Allow me to quote from a poem in the article written by Nkululo Xhego Njogwe, in the aftermath of the Maseru Massacre in 1982, as a way of showing ubuntu and the respect for the dead on the one hand, and the challenges of our democracy presently, on the other. It goes as follows:
Let us accompany you to the peace valley of the fallen.
Allow us to intrude upon your world of silent summers with
a message from the living.
Take us, for we believe there are messages you left unsaid.
Give us messages to carry to those still making the world
and in turn pass our word to those that went before.
Perhaps there is still something we still do not understand, a piece
of knowledge that could make things all the more easier, a comforting
handshake that shall make less pain of your sudden departure…What become of us without you? Make us believe that even in your absence the journey is still ours.”
As we proceed with the memorial service today, our soul and mental faculty are challenged by the cry of the girl-child who feels vulnerable because in her eyes society does not care enough; also we are equally probed to think about the future of a boy-child whose destiny is enmeshed in criminality and other nefarious activities.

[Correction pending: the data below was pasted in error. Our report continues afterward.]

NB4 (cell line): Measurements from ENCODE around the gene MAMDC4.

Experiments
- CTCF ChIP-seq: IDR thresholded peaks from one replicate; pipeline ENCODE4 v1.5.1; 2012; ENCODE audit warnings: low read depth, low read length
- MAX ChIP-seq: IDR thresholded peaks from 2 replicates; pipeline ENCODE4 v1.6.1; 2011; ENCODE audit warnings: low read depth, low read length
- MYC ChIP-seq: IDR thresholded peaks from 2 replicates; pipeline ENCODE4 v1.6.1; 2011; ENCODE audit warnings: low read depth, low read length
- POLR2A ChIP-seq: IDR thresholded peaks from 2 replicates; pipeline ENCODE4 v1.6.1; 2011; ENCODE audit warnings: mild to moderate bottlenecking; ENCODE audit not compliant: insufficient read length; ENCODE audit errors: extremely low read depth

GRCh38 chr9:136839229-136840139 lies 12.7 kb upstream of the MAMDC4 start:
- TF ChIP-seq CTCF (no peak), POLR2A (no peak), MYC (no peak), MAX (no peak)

This is the time to stop and say; as mothers, as fathers, as sister, brothers, aunts, and uncles, what type of role-models are we in our society, so that society can find sustenance in us to turn the corner of this moral abyss.
To the families of those who have departed, we can only say that there cannot be enough words to comfort you in this great loss of yours. Your loss is our loss, too. But we can only express our empathy by quoting from the scripture in Psalm 30:5 where it says:
“For His anger is but for a moment,
His favour is for life:
Weeping may endure for a night,
But joy comes in the morning.”
Kindly allow all those who have departed during the Marikana incidents rest in peace and tranquility.
Issued by: Gauteng Office of the Premier
23 Aug 2012